I really encourage my patients to get the majority of their vitamins and essential nutrients from whole foods, but let's face it it's hard for most of us to get several servings of fruits and vegetables each day. Another challenge that prevents us from getting all the necessary nutrients from our food is green harvesting. Green harvesting is when our fruits and vegetables are picked before ripening. Since it seems about half of our year is winter, we have to get our produce from other places. Considering they need to travel to us, they can't be picked hen ripe and still be good by the time they reach us. Because of these reasons, I do recommend patients supplement with vitamins - not take them in replacement of fruits and veggies (because I know there are those of you out there that do!), but in addition to fruits and vegetables. Our bodies need these nutrients in order to function properly. After all, health begins from the inside.
What we put into our bodies matter, including the quality of the vitamins we take. How do you choose your vitamins? Do you choose based on the price? On the brand? Maybe you see several commercials for a specific brand and think that they must be great since you see the commercial so often. Or do you choose the ones with the best source of vitamins and minerals?
Unfortunately, there aren't many regulations on supplements. Meaning they could be made from synthetic forms of the vitamins that our bodies need, ingredients in them that aren't even listed on the label, or some ingredients listed may not even be in the supplement. This is why it is extremely important for people to do their research about what they are putting into their bodies, or ask their health care practitioner. Most health care practitioners offer better quality supplements in their office and do their own research on the products they carry.
You want a vitamin that is sourced from whole foods. The synthetic nutrients in some supplements make it harder for your body to process, breakdown and absorb the vitamins. Synthetic nutrients are made in a lab and don't come from natural sources. They are made to mimic the way natural vitamins are used by our bodies, but our bodies can't use or recognize them the same way as vitamins from whole foods. These synthetics forms of vitamins are not meant for human consumption and don't occur in nature. Unfortunately, most of the vitamins labeled as "natural" are actually not. In fact, only about 10% of the product must come from natural food sources in order for it be considered "natural". ("New Vitamin Bible" by Earl Mindell)
So how can you tell if your vitamins are of the best quality or synthetic? The bake test!
I tested some of the most common vitamins sold in stores, and also vitamins from supplement companies. I tested multivitamins and prenatal vitamins, but you can do the bake test for pretty much any vitamin (except liquid forms and liquid capsules). They were baked at 350 degrees for 10-15 minutes. With the bake test we can tell the difference between a plant-sourced/natural vitamin and a synthetic form.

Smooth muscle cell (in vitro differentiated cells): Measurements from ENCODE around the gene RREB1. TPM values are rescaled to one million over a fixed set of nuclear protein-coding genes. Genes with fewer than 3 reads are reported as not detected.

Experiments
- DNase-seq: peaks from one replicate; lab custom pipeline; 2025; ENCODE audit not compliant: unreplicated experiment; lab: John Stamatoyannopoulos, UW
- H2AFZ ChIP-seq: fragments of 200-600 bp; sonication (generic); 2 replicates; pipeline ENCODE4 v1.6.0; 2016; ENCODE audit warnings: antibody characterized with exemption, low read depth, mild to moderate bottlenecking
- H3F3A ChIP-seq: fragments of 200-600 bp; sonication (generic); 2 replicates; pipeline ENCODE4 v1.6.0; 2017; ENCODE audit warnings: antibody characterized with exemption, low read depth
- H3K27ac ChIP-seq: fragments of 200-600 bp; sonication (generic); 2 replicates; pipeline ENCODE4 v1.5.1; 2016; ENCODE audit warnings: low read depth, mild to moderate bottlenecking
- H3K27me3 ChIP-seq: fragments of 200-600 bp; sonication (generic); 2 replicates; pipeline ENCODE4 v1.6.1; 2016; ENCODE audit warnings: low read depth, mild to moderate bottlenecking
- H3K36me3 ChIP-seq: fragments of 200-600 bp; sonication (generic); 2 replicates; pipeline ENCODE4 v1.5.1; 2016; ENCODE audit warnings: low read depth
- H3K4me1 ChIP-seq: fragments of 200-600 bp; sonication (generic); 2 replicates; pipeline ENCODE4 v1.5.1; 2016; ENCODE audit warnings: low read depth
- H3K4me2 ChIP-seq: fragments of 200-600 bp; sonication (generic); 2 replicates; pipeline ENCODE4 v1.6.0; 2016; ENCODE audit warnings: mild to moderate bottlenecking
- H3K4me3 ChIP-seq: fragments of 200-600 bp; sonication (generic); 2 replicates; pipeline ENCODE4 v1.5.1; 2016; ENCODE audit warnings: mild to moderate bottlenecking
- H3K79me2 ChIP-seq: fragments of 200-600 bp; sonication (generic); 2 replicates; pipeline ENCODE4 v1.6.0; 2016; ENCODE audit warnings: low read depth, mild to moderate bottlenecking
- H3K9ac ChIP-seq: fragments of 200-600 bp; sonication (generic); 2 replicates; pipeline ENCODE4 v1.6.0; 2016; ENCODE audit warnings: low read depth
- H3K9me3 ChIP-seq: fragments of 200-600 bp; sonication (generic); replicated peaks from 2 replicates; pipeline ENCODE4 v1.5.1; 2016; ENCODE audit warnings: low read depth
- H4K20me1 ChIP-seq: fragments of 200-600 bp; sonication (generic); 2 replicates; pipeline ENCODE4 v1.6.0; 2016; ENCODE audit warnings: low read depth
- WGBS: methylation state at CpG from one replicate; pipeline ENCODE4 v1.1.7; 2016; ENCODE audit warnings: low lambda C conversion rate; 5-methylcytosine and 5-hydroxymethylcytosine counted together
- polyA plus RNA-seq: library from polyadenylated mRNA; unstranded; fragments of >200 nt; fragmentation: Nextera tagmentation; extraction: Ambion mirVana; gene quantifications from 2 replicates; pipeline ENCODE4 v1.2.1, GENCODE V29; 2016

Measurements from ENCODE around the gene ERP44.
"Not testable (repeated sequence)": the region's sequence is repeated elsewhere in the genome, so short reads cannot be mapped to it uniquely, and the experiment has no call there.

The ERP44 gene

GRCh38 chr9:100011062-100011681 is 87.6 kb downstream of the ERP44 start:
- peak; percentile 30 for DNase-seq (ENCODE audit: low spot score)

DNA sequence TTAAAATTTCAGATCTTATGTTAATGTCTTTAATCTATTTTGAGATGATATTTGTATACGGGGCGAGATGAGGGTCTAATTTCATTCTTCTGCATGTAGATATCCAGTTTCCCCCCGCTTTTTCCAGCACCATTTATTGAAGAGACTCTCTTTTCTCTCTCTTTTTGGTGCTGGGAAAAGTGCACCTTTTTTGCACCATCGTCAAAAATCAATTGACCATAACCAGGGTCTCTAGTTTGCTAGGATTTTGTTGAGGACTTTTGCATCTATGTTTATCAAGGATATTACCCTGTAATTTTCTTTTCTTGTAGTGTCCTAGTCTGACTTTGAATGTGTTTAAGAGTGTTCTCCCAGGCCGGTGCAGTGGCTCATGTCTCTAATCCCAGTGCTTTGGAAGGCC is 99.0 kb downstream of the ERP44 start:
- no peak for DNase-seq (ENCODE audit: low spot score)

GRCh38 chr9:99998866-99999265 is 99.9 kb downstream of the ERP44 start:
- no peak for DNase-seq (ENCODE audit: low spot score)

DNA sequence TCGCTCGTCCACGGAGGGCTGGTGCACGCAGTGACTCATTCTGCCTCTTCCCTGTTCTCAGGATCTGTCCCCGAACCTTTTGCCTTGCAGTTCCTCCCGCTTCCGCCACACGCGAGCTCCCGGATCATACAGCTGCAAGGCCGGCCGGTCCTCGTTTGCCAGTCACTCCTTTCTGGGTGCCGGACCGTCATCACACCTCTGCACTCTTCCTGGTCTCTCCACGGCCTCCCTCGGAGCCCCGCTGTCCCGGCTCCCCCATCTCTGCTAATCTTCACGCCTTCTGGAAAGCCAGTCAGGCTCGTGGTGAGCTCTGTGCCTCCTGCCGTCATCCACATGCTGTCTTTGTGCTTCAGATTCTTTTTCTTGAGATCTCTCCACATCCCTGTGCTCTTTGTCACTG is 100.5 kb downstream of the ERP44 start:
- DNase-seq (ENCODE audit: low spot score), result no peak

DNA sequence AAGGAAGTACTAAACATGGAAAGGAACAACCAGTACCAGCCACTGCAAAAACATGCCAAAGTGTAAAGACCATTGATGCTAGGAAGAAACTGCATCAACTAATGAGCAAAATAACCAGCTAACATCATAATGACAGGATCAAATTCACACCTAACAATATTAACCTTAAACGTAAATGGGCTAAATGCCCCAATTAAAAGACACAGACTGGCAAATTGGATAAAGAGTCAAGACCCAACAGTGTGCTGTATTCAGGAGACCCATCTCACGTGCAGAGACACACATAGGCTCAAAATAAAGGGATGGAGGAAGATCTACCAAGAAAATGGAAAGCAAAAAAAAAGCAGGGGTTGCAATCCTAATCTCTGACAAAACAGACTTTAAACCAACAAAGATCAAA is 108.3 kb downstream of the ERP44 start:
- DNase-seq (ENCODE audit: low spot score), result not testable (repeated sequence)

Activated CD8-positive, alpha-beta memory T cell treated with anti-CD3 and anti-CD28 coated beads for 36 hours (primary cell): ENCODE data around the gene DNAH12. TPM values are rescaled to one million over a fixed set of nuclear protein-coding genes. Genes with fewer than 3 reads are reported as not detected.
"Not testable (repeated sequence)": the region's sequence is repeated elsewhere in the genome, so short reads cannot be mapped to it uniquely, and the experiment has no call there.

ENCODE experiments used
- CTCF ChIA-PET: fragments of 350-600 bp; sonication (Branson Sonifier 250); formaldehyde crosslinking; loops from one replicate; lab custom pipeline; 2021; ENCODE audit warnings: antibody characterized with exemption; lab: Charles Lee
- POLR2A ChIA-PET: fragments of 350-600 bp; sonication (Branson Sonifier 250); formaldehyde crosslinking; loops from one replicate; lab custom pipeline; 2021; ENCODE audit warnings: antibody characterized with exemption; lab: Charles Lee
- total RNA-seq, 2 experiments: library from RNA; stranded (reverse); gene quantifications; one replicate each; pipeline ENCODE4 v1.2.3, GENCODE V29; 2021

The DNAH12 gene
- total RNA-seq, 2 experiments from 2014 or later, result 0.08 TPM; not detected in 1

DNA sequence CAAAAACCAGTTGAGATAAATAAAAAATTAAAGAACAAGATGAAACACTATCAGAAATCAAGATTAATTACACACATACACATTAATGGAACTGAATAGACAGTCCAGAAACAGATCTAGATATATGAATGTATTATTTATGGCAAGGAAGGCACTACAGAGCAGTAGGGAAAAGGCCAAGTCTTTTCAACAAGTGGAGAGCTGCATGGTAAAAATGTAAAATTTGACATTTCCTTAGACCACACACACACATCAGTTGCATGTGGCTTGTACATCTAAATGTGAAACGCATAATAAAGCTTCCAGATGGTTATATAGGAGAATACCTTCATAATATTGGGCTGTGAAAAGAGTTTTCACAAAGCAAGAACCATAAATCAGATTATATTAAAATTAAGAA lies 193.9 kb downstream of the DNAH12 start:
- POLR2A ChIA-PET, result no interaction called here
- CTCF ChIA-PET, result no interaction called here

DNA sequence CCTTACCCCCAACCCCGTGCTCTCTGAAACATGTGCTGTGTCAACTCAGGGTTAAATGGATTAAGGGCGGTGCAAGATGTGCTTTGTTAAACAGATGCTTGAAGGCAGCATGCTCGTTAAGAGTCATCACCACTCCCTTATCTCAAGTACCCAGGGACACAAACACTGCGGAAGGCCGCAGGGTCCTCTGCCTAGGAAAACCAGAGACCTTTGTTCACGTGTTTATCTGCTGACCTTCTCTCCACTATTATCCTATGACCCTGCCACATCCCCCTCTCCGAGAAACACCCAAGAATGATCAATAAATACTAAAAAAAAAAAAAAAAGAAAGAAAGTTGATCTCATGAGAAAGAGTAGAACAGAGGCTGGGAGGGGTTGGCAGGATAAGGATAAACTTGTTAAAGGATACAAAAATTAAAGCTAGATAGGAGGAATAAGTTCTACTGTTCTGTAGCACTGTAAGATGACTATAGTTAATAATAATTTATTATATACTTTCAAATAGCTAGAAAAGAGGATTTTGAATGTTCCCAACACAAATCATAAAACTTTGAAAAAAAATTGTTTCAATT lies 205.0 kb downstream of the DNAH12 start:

A vitamin passes the bake test if:
- The tablet/powder turns darker after baking - with no black "stuff"oozing out
- The gummy melts, but does not turn dark brown/black
A vitamin fails the bake test if:
- The tablet/powder turns all black, oozes black "stuff" or melts
- The gummy does not melt - or if it does it turns black
What is this black "stuff" I'm referring to? It is actually the harsh binders and fillers in the vitamins that are being cooked out! It looks like a black tar'like substance.
- Orthomolecular Prenatal
- One A Day Prenatal
- VitaFusion Prenatal
- Nature Made Prenatal
- Innate Response Baby & Me Prenatal
- Smarty Pants Prenatal
- Rainbow Light Prenatal One
- Thorne Prenatal
- Alive! Prenatal
And this is after baking... Just from quickly looking at this, #3 and #9 are fails. Number 3 turned completely black when melted and #9 didn't change in shape (which it's supposed to melt).
Let's take a closer look at a few of them...
1. Those black spots? This is a fail
2. This one didn't change much. However it did start oozing that black stuff, but it's hard to see from this angle. I am showing this one because you can tell from just looking at it that it isn't made from whole foods. What food is naturally this color?
4. Fail - you can clearly see that black sludge.
5. This one passed! It turned a darker brown, but did not have that black sludge oozing out. This one is derived from plant and whole foods.
- Alive! Multi
- One A Day Multi
- Smarty Pants Multi
- Centrum Multi
- Mannatech Manna Bears
- Innate Response Multi
Numbers 6 and 7 passed this bake test, unfortunately the others did not.
I want to mention that the vitamin tablets that look artificially colored (i.e. pink, yellow) should be your first clue that they aren't derived from natural sources. Gummy vitamins should be naturally colored from the food sources they are made up of.
6. Just to give you an idea what a gummy should look like after the bake test. Like I mentioned, they should melt and turned slightly darker, if not slightly brown.
I hope this post at least makes you think twice about what you are putting into your body and about how it can impact your health. It is so important to give your body the proper nutrients to support every cell, tissue, organ/organ system and function of the body. We only have one body and we need to take care of it!